• H01M6/00Primary cells; Manufacture thereof
    • H01M6/14Cells with non-aqueous electrolyte
    • H01M6/18Cells with non-aqueous electrolyte with solid electrolyte
    • H01M6/187Solid electrolyte characterised by the form
    • HELECTRICITY
    • H01BASIC ELECTRIC ELEMENTS
    • H01MPROCESSES OR MEANS, e.g. BATTERIES, FOR THE DIRECT CONVERSION OF CHEMICAL INTO ELECTRICAL ENERGY
    • H01M2300/00Electrolytes
    • H01M2300/0017Non-aqueous electrolytes
    • H01M2300/0065Solid electrolytes
    • H01M2300/0068Solid electrolytes inorganic
    • HELECTRICITY
    • H01BASIC ELECTRIC ELEMENTS
    • H01MPROCESSES OR MEANS, e.g. BATTERIES, FOR THE DIRECT CONVERSION OF CHEMICAL INTO ELECTRICAL ENERGY
    • H01M2300/00Electrolytes
    • H01M2300/0017Non-aqueous electrolytes
    • H01M2300/0065Solid electrolytes
    • H01M2300/0082Organic polymers
    • HELECTRICITY
    • H01BASIC ELECTRIC ELEMENTS
    • H01MPROCESSES OR MEANS, e.g. BATTERIES, FOR THE DIRECT CONVERSION OF CHEMICAL INTO ELECTRICAL ENERGY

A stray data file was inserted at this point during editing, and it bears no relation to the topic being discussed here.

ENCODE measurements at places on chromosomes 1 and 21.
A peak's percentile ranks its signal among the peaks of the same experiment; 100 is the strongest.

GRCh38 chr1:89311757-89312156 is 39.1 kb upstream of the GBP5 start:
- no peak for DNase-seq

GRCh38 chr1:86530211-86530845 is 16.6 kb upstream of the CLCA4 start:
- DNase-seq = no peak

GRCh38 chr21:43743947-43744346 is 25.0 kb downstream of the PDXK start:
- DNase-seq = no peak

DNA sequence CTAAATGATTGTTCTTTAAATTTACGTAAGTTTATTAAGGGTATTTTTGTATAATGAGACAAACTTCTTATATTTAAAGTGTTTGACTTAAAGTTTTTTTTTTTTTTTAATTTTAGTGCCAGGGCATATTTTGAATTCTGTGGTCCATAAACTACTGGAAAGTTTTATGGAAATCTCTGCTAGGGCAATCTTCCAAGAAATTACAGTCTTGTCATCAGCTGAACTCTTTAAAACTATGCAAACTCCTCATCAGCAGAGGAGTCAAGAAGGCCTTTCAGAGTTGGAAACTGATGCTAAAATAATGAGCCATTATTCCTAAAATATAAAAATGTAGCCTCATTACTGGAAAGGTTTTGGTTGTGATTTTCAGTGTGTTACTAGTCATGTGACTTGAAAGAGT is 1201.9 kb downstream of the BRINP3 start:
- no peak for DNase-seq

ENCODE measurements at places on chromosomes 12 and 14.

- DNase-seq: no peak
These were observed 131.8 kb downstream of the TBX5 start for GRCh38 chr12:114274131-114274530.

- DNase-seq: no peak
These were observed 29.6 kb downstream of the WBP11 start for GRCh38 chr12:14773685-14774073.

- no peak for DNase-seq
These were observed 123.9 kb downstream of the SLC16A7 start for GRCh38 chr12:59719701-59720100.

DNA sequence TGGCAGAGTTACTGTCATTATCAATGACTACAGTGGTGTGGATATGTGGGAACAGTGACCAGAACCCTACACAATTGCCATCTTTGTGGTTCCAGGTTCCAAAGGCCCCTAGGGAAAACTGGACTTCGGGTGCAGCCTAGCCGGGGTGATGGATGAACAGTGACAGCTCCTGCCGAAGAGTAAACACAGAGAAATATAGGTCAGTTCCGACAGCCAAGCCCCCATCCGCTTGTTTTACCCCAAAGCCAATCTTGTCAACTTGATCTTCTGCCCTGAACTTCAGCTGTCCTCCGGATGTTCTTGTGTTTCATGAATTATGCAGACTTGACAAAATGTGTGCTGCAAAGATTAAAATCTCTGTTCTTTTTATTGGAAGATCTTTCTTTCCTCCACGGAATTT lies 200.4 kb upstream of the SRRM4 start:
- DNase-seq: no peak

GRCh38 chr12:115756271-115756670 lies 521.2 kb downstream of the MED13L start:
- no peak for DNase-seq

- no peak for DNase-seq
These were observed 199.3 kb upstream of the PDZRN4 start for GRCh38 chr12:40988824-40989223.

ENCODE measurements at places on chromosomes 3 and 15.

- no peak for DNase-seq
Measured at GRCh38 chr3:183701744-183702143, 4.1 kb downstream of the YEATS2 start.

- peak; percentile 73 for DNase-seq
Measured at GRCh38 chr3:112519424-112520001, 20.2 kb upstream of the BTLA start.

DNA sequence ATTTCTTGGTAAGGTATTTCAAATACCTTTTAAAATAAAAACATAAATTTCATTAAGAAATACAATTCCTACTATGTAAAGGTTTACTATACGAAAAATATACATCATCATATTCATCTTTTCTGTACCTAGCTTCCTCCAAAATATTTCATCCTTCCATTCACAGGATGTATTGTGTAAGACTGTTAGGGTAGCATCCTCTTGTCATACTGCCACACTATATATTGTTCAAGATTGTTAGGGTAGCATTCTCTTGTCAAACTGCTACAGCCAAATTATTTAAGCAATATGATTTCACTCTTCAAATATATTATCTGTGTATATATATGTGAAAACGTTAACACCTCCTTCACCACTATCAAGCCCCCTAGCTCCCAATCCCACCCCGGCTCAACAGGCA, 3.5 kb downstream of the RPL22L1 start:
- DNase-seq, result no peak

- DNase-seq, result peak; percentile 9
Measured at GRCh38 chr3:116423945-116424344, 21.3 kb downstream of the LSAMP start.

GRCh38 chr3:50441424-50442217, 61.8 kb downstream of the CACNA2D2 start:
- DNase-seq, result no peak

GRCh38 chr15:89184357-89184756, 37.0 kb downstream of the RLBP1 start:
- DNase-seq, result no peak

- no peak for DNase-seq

• H01M2300/00Electrolytes
    • H01M2300/0088Composites
    • H01M2300/0094Composites in the form of layered products, e.g. coatings
    • YGENERAL TAGGING OF NEW TECHNOLOGICAL DEVELOPMENTS; GENERAL TAGGING OF CROSS-SECTIONAL TECHNOLOGIES SPANNING OVER SEVERAL SECTIONS OF THE IPC; TECHNICAL SUBJECTS COVERED BY FORMER USPC CROSS-REFERENCE ART COLLECTIONS [XRACs] AND DIGESTS
    • Y10TECHNICAL SUBJECTS COVERED BY FORMER USPC
    • Y10TTECHNICAL SUBJECTS COVERED BY FORMER US CLASSIFICATION
    • Y10T29/00Metal working
    • Y10T29/49Method of mechanical manufacture
    • Y10T29/49002Electrical device making
    • Y10T29/49108Electric battery cell making
    • Y10T29/49115Electric battery cell making including coating or impregnating

Abstract

A lithium oxygen or air battery (80) is disclosed having two halves (81) that are joined together along their edges. Each battery half (81) has a carbon cloth or mesh cathode current collector (82), a cathode (83), a cathode terminal (84), an anode (85), an anode current collector, anode terminal (88) and a solid separator (87). The cathode includes randomly distributed carbon fibers throughout. The manufacturing of the cathode includes embedding a carbon cloth between two layers of cathode material in a slurry state

Description

    REFERENCE TO RELATED APPLICATION
  • [0001]